“What should we learn from the case of Shafilea Ahmed? At first glance, it might seem simple. A young girl is murdered by by her father because she refuses to submit her sexuality to his law.”
So begins a piece in today’s (print) Guardian by Jaqueline Rose, professor of English at Queen Mary, University of London. For a professor of English, Rose’s language is (to me, at least) remarkably opaque and the point(s) she is seeking to make almost impossible to discern. That first paragraph, is however, the only section of the article with which a reasonable person can simply and without reservation agree. But the words “at first glance” are a giveaway: Rose doesn’t really think the case is that clear-cut at all.
I take it that readers are familiar with what Rose calls “the case of Shafilea Ahmed”, but for anyone who isn’t, here’s a painfully detailed and accurate account of her tragic life and terrible death.
I also take it that readers (well, most readers anyway) will agree with me that while it’s clearly important to examine the social and cultural background to the murder, it would be an obscenity to attempt to use it to score points or to whip up hostility towards Asians and/or Muslims in general. I may be missing something, but I’m not aware of anyone (even the usual suspects of the right-wing press) doing that, despite Barbara Ellen’s strange, illogical and irrelevant defence of “liberal lefties” in the Observer this Sunday.
In the light of the undeniable fact that Shafilea’s death did not come out of the blue and that social services and police had plenty of warnings that something was badly wrong in the Ahmed household, the suggestion that misplaced cultural sensitivity and/or fear of the accusation of racism may have been factors in her death, cannot be dismissed. Sarah Khan, director of ‘Inspire‘, a Muslim women’s rights group, is clear on this:
“It has been suggested that south Asian women are more likely to suffer severe abuse, and over a longer period of time than white women. They also experience higher rates of suicide and self-harm. Ethnic minority women can face multiple barriers and injustices: racism in society, and misogyny within their homes and communities. And ‘community leaders’, through their denial and inactivity, can compound this victimisation and marginalisation.
“A lack of will by public bodies to address these issues compounds their suffering, increases their vulnerability and results in them being less likely to seek help. They feel they’ve been systematically ignored and forgotten by mainstream feminist organisations and the state itself. I’ve been asked: ‘Are we any less British because of our ethnicity, our colour or our faith?’ Unfortunately, in 21st-century Britain, this seems to be precisely the case.”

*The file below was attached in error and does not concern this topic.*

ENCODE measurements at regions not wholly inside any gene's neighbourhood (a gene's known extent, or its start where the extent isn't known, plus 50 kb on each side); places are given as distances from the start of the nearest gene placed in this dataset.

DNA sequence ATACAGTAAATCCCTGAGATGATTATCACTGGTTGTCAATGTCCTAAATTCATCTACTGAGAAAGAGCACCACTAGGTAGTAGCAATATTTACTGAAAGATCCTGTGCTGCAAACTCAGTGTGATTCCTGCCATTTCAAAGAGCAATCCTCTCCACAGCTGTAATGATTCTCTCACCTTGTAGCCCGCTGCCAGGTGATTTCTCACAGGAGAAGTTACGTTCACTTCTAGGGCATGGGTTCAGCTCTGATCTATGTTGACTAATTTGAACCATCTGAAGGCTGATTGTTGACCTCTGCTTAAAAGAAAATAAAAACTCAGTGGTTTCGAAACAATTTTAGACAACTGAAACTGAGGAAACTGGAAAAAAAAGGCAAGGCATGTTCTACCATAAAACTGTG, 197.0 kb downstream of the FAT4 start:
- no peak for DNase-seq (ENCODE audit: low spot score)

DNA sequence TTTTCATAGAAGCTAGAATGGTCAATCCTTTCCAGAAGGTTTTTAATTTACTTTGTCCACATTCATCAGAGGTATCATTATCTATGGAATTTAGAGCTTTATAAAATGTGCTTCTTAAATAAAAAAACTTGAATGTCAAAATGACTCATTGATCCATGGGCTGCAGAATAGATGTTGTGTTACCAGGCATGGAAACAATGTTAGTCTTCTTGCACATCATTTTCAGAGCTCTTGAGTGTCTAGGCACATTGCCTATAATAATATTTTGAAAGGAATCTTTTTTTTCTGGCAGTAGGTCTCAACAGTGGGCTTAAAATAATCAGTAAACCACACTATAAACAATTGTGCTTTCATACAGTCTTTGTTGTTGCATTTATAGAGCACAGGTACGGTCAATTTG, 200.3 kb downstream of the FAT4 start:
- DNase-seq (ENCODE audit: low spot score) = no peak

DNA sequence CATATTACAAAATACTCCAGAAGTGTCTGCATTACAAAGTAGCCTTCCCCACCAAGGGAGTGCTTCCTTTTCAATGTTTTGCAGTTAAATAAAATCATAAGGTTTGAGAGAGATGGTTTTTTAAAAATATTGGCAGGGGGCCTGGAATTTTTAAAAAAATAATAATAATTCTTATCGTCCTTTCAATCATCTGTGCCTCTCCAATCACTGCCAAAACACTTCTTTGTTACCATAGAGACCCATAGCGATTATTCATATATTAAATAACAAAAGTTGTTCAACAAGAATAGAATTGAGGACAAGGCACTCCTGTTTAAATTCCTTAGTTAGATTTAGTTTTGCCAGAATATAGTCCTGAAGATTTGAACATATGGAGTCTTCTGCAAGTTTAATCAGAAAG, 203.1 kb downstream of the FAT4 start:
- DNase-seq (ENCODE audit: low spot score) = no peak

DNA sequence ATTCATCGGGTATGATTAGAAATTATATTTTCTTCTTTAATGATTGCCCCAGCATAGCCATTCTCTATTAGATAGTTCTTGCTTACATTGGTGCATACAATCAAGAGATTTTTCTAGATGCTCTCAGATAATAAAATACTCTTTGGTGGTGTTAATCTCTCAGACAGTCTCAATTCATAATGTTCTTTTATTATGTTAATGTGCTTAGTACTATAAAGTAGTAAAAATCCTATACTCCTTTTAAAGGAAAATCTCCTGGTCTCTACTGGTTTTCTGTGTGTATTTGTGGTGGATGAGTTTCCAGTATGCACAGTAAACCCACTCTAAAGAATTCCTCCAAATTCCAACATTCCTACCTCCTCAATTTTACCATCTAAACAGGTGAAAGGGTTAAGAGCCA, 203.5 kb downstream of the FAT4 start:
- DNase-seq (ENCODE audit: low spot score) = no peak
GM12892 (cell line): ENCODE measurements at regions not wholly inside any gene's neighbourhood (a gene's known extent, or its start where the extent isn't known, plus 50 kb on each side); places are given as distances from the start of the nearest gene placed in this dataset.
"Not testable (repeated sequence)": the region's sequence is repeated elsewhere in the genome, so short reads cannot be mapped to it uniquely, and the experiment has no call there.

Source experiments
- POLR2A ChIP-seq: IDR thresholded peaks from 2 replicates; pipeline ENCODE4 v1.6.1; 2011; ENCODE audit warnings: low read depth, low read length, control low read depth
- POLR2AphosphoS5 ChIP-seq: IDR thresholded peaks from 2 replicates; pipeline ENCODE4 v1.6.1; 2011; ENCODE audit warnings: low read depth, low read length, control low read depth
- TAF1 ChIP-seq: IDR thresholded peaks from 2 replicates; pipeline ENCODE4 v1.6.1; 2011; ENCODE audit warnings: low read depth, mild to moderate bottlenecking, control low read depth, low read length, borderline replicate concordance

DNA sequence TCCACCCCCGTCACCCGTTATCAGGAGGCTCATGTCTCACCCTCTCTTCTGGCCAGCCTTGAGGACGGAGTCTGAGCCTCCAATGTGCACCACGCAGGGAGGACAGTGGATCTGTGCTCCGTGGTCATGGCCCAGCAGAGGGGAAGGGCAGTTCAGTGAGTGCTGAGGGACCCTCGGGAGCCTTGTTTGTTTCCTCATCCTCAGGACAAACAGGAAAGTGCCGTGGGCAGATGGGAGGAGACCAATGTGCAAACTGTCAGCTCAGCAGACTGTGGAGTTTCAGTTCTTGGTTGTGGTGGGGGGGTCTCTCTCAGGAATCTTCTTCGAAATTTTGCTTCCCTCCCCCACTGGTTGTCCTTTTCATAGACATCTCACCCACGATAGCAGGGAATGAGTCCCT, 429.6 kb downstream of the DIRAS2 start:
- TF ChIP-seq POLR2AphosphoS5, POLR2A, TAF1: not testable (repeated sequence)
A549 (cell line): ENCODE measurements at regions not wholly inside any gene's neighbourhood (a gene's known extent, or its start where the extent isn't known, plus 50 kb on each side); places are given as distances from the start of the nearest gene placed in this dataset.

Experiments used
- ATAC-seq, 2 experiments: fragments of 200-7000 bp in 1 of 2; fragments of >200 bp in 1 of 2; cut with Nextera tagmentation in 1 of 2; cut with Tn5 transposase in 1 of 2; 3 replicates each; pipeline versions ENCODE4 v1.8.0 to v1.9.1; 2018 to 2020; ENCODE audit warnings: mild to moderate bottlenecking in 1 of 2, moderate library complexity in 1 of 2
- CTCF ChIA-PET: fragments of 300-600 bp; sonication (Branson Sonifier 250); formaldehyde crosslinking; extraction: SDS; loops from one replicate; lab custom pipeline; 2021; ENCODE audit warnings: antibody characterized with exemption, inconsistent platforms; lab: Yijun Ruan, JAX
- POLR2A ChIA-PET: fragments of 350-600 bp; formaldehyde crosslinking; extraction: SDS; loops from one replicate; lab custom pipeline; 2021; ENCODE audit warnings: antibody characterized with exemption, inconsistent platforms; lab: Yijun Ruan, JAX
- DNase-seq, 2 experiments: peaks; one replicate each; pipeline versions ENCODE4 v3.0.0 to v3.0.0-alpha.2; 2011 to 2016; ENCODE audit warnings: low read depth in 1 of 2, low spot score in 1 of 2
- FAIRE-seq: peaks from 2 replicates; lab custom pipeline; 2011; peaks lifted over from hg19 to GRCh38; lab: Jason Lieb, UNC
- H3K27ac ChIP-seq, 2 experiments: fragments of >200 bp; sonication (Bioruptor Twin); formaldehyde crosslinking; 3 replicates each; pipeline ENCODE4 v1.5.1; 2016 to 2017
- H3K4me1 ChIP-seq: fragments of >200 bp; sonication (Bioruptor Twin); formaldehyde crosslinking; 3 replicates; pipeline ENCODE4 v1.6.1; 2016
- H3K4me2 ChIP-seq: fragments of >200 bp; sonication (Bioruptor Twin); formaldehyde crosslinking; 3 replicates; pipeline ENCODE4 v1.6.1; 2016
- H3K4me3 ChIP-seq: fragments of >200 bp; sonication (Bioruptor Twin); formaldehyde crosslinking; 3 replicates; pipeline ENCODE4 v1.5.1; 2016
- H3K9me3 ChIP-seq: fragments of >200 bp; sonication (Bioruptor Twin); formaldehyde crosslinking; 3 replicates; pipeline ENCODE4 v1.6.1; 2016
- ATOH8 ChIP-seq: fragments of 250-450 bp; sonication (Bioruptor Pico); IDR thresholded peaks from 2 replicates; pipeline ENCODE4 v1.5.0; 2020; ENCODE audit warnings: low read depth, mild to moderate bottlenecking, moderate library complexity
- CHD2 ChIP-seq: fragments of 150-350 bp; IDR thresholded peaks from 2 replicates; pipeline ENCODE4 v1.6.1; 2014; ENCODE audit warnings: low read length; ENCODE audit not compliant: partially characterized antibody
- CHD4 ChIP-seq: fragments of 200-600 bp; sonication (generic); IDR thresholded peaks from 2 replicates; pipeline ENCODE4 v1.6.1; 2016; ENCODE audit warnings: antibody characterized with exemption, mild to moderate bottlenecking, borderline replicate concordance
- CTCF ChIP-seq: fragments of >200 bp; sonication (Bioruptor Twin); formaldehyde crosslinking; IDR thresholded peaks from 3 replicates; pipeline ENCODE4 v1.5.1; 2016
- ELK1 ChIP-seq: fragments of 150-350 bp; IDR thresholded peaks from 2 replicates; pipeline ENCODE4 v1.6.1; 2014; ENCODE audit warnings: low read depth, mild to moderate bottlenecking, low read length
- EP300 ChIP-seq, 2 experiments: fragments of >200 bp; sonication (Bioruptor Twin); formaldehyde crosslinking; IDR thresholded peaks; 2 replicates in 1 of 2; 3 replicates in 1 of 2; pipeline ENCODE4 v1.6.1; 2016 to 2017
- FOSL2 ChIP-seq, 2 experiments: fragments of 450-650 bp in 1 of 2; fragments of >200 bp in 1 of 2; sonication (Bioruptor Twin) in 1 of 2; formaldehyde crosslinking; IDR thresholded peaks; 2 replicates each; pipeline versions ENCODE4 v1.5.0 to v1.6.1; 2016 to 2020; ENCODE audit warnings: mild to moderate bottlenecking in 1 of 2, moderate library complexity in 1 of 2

Let’s hope that these wise words carry the day, and that Shafilea’s death will lead to real action in support of all abused women in Britian – and not least British Pakistani women trapped in their homes and subjected to the cultural norms of Mirpuri villages.
What Asian women can most certainly do without is the evasive, insulting, pseudo-academic relativist waffle of Jacqueline Rose, who ends her Guardian piece with the following truly extraordinary passage, which I had to read several times before working out exactly what is being said:
“Recognising this complexity might also be a way of avoiding the most obvious cultural cliches that attach to the idea of ‘honour’ crimes. Repeatedly the prosecution insisted, with a certain relish, that this was a case of a Pakistani family refusing to accept the reality of modern life – one more migrant family failing to keep up with the times. Without question Shafilea wanted educational, sexual and professional freedom as a woman. Going to university allowed Alesha fully to recognise that life in her family was ‘wrong’. We can support those freedoms – and celebrate the justice Shafilea has now received – without using the case to stigmatise a minority community, or as proof that west is best. Rather than attribute a crime like this to backwardness, we would do better to see how deeply it is woven into the fabric of migration and modernity in which all of us are implicated.”
Frankly, words fail me. Fortunately, a Guardian/CIF reader has provided an appropriate response:
“No this will not do, the people who are implicated in this are the parents of Shafilea and the disgraceful hand wringing by the authorities which allowed her father to get away with murder for so long.
“To try and apportion any of the blame onto the rest of us is utterly perverse and flies in the face of any reasonable examination, blame the parents & blame the authorities but don’t dare try and put any of the blame on the ordinary citizen or indeed the huge majority of migrants who would have no truck with these so called honour killings or would tolerate members of the same family getting away with murder.”